Folklore Tapes Archival Reissue Series:
Estimated shipping date: 5/12/16
Dean McPhee / Mary Arches
Devon Folklore Tapes Vol.V
Twin Ten-Inch Gatefold Edition
Contains 2x 10" Records & 12page Research Booklet & Download Code
Housed in manilla hand stamped & numbered paper sleeve (bag no longer available)
Ltd Edition: 500
(Please note that this reissue does not feature the original Children of Alice 'Harbinger of Spring' piece, as the group intend to release this as an extended release in the future. For this edition Dean Mcphee has produced a new set of recordings and research based on the Devonshire lore and legends of the nightingale, robin and blackbird)
Heed the magpie’s disquieting call. It’s a death knell lurking in birdskull. Perfidious bird; an emissary of ill omen in avian and human lore alike. If, as has been reckoned, magpies possess the capacity for self-scrutiny, might they possess yet greater powers? Enact rites our occluded minds fail to comprehend? Let’s enter, then, the minds of mags, crows, ‘daws, so their deaths, lives and secrets may rattle the louder inside our own.
The cackle of the jackdaw, betraying runes of rut so unseemly a libertine would blush. With no moral code to transgress, the ‘daw’s perversity knows no bounds. Would you like to know more? This is neither the time nor the place. Oh, just this tidbit then: there’s a single erogenous feather about the male ‘daw’s nether quarters. Locating this feather, the female plucks and the male, sprouting female organs, seeds itself purely for pleasure.
By the by. A green-eyed lady, proprietor of a shop brimming over with woolen things, kept a ‘daw about her person. By day it would perch upon her shoulder, whispering its filthy secrets. Her jumpers a mess of dandruff and dejecta, she’d give it its freedom at night, only for it to return ever-faithful in the morning. The green-eyed lady wondered sometimes as to the ‘daw’s twilit whereabouts. She need have feared. Taking woolens from her shop, the jackdaw had secreted these near the scenes of murders far and wide across the land. One day, there was a knock at the green-eyed lady’s door...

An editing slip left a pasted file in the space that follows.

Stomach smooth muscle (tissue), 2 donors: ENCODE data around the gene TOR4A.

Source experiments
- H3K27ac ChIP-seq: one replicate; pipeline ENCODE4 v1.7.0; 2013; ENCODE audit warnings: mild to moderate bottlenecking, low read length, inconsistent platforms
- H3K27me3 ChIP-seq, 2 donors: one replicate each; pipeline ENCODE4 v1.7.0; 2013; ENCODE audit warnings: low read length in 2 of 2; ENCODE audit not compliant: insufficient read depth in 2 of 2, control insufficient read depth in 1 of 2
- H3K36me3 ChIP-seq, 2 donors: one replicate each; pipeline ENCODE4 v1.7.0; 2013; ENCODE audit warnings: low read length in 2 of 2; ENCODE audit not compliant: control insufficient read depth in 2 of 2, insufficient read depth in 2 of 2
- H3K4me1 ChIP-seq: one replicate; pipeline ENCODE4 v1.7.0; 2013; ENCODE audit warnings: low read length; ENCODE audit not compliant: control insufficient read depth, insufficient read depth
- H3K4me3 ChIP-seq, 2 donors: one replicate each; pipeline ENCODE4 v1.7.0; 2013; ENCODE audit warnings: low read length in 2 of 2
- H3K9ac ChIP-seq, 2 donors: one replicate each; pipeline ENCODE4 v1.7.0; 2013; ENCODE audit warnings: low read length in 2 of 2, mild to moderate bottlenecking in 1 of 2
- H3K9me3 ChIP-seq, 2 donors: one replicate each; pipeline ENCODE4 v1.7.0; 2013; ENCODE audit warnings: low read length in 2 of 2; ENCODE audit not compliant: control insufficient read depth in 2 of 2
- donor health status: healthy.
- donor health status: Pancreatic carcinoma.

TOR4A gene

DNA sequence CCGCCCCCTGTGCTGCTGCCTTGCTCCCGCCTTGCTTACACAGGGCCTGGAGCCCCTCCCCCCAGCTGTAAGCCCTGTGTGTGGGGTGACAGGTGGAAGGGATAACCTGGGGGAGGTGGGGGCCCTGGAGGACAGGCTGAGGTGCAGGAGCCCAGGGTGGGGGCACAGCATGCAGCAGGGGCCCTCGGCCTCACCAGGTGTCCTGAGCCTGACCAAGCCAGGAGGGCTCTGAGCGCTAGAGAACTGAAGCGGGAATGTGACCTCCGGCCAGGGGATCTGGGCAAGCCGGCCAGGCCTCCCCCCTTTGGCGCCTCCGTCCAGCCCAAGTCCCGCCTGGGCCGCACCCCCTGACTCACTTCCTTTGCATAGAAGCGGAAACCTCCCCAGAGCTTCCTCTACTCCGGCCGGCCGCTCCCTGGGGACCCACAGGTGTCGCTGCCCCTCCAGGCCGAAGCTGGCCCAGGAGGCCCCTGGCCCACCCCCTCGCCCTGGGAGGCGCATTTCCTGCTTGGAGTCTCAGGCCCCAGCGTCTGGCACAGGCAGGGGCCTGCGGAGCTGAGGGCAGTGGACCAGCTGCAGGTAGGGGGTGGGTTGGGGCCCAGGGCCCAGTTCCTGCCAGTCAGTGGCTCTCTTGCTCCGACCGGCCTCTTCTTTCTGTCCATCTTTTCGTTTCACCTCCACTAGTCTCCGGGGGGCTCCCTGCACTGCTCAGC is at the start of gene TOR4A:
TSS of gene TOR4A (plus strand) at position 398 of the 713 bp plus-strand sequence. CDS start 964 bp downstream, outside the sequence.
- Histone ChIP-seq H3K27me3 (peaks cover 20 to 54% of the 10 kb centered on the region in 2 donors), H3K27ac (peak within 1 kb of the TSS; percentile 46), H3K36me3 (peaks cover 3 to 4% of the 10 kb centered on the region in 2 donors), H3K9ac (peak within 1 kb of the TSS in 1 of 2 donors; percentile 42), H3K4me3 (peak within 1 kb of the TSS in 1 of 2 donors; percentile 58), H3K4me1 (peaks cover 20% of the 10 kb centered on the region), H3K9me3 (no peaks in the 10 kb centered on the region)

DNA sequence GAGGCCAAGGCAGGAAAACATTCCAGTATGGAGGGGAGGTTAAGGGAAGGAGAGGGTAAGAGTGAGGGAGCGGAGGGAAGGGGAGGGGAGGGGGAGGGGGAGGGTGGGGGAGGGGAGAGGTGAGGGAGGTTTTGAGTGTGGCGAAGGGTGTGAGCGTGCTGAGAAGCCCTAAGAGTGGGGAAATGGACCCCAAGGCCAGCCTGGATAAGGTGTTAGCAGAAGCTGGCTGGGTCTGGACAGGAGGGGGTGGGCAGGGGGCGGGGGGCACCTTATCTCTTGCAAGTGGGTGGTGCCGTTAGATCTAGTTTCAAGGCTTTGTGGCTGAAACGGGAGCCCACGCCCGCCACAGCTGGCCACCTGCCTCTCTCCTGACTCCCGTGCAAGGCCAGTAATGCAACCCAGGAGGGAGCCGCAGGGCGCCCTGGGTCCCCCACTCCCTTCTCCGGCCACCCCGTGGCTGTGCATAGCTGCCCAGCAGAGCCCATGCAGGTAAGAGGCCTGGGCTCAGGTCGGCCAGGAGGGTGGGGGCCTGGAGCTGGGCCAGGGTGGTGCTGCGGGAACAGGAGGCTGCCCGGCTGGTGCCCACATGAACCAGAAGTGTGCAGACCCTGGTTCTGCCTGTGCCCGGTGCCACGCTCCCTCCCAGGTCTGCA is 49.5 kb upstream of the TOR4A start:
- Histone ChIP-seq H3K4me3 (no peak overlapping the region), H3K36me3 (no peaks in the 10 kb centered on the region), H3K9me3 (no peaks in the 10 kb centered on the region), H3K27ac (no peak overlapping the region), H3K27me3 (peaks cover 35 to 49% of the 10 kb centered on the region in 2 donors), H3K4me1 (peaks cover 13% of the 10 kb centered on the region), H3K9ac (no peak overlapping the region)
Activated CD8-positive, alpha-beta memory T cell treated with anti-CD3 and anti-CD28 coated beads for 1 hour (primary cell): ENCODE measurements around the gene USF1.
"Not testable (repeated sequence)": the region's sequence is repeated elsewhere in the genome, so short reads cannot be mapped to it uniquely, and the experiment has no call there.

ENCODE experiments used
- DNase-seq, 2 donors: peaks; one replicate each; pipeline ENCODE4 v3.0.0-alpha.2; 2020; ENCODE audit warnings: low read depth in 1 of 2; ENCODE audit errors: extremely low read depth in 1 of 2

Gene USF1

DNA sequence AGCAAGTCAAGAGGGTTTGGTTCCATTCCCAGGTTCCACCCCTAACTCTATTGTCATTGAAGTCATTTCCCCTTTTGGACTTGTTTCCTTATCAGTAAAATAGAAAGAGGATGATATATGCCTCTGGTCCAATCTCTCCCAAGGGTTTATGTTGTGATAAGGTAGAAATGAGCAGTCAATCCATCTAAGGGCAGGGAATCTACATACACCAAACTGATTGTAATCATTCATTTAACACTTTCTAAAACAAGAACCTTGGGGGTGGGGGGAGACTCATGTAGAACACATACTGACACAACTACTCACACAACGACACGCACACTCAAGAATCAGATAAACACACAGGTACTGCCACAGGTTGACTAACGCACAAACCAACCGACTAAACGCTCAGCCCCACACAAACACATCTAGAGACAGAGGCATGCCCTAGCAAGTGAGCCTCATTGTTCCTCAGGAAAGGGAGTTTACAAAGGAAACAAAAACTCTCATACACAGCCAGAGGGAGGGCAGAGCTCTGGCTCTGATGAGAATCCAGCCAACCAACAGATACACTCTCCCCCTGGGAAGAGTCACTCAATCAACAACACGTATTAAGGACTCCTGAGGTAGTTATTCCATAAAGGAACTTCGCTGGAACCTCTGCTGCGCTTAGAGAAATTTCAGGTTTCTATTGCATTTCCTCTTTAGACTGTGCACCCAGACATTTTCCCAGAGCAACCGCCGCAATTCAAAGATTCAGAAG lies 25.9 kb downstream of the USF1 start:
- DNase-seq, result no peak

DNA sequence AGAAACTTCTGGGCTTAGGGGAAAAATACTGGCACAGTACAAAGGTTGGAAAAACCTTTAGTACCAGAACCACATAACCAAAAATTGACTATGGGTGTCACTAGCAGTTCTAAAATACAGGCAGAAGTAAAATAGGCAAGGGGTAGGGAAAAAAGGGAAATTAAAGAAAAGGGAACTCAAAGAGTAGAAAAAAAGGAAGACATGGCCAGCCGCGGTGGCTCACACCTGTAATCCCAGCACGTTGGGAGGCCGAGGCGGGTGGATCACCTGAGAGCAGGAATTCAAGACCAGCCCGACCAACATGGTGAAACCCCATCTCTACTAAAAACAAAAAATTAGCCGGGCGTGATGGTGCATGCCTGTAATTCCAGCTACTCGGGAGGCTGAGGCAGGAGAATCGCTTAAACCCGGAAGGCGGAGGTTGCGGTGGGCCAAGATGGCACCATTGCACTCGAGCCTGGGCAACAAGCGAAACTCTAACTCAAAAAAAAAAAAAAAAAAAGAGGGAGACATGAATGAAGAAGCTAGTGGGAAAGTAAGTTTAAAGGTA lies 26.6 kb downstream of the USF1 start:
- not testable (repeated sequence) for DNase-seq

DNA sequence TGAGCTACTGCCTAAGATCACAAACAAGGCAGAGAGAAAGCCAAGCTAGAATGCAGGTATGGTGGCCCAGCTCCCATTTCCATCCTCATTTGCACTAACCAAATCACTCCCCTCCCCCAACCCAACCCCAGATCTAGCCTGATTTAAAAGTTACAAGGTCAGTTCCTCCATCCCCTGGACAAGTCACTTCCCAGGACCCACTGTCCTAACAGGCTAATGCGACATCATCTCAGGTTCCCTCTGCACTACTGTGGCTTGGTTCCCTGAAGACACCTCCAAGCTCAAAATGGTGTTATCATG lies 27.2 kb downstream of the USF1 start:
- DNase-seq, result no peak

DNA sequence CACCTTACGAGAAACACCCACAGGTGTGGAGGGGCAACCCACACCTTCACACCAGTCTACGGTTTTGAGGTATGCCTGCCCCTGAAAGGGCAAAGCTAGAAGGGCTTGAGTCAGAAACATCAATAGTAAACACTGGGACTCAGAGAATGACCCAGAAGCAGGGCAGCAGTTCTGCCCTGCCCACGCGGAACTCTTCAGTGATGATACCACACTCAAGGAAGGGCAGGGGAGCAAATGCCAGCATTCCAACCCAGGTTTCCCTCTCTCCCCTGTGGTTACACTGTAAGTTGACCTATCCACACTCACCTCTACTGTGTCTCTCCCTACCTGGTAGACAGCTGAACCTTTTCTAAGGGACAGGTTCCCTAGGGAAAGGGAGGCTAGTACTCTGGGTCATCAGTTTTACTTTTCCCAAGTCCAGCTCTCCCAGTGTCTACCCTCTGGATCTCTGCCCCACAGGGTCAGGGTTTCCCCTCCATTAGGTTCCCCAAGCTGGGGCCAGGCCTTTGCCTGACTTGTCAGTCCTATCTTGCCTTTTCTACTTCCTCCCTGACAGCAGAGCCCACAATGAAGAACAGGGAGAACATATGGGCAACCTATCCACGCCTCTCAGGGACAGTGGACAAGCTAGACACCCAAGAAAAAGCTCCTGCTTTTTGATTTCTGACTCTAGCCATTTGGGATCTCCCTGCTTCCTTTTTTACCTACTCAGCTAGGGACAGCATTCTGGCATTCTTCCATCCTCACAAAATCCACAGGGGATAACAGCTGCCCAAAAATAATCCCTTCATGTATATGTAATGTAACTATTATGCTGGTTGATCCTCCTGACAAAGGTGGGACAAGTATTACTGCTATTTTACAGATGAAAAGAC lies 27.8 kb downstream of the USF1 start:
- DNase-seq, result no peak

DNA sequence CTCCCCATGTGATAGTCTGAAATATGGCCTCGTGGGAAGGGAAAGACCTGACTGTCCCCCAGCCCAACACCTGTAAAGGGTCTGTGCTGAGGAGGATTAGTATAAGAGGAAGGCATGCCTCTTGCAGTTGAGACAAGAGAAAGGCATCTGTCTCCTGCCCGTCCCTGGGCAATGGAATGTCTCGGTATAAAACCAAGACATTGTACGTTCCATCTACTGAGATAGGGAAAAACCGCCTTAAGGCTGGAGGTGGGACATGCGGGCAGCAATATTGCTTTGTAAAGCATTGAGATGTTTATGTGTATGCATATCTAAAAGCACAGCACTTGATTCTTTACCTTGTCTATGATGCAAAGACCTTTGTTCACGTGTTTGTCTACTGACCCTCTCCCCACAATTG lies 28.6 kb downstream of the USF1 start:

Crows, shape-shifters all. From egghatch they lay claim to a preternatural grasp of language. Not only of its own kind, nor solely its avian fellows, but of every species it spies. In turn, this gift allows the crow, through incantation, to transmute at will. It thus passes unnoticed among our kind. Look about you: this or that person might be harbouring crow’s wings, and you’ll never know.
To their birdly foes, the magpie is regarded as an unwitting seer, its every titter and gulp sifted for signs of bad tiding or glad. Indeed, in birdlore there exists a vast and complex tradition of rhyme devoted to interpreting the ways of the mag. Here we’ll try to expand on a few of these avian sayings and the mysterious acts to which they refer...
Barum Ware (Excerpt)